In a Fox News interview that aired last weekend, President Trump expressed reservations about E-Verify, an online tool from the federal government through which employers verify a new hire’s employment eligibility status.
Referring to his Trump International Hotel in Washington, D.C., the president said, “I used [E-Verify] when I built the hotel down the road on Pennsylvania Avenue… And we would go through 28 people — 29, 30 people — before we found one that qualified. So, it’s a very tough thing to ask a farmer to go through that…You also have to have a world of some practicality.”
The message — that the E-Verify system is cumbersome and will have a serious, negative impact on the U.S. economy if it is imposed without reforming the immigration system — is one that Society of American Florists members have taken to Capitol Hill for a number of years during the group’s annual Congressional Action Days.
Eight states currently require nearly all employers to use the system and there have been calls to expand that mandate nationwide — something SAF opposes unless it is coupled with a guest-worker program that provides a “secure existing and future workforce,” said Shawn McBurney, SAF’s senior director of government relations.
In a story last year in The Washington Post, reporter Tracy Jan detailed the challenges and shortcomings of E-Verify, writing that “conservative lawmakers who represent rural farming districts, as well as Democrats, have said they will support a national E-Verify mandate only if it comes with the guarantee of a robust agricultural guest-worker program and protection for existing workers who are in the country illegally.”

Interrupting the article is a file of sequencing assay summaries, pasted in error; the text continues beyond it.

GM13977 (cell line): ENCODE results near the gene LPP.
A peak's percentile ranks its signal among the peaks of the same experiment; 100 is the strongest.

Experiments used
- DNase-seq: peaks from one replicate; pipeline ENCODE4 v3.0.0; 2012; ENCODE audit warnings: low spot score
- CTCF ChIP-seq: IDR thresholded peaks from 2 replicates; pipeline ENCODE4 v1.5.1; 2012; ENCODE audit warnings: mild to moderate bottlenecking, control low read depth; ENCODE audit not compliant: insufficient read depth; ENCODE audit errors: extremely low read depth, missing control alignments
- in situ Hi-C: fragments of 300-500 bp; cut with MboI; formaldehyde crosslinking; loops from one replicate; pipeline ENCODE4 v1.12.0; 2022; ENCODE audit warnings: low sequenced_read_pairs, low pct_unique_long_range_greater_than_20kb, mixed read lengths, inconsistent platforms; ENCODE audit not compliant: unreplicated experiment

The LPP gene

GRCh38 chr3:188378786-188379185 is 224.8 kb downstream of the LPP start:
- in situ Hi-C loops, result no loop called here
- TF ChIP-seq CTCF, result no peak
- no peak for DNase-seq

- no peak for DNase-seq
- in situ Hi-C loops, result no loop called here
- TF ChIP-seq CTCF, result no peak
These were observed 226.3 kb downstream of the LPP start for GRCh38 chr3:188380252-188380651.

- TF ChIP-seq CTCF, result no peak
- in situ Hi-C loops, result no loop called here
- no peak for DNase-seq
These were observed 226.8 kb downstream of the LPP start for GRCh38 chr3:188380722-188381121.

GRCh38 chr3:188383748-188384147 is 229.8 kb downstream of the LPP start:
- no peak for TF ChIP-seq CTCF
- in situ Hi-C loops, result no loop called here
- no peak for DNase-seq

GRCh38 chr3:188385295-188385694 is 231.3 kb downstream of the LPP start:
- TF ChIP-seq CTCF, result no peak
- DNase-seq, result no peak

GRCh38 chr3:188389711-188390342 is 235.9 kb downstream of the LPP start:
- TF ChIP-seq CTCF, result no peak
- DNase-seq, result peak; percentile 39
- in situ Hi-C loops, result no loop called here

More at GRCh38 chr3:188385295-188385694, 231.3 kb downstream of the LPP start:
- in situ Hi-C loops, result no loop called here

Bert Lemkes, general manager of Tri-Hishtil, an agricultural firm in western North Carolina, has spoken about the issue at past CAD events. He shared his perspective in the Post story last year. “A lot of our elected officials are listening to those of us explaining the negative economic impact,” Lemkes said.
That’s also the message SAF members shared on Capitol Hill during CAD in March 2018, McBurney said. He added that the president’s recent comments indicate the issue remains a serious, timely topic in Washington — meaning it’s important for SAF and its members to continue to push for common sense solutions.
“Our members’ stories matter, and they do make a big difference on lawmakers as they consider these critical decisions,” he said. “This issue will affect not only growers, but the entire industry, at a time when labor is an ongoing challenge for many people.”
Drew Gruenburg is the chief operating officer of the Society of American Florists.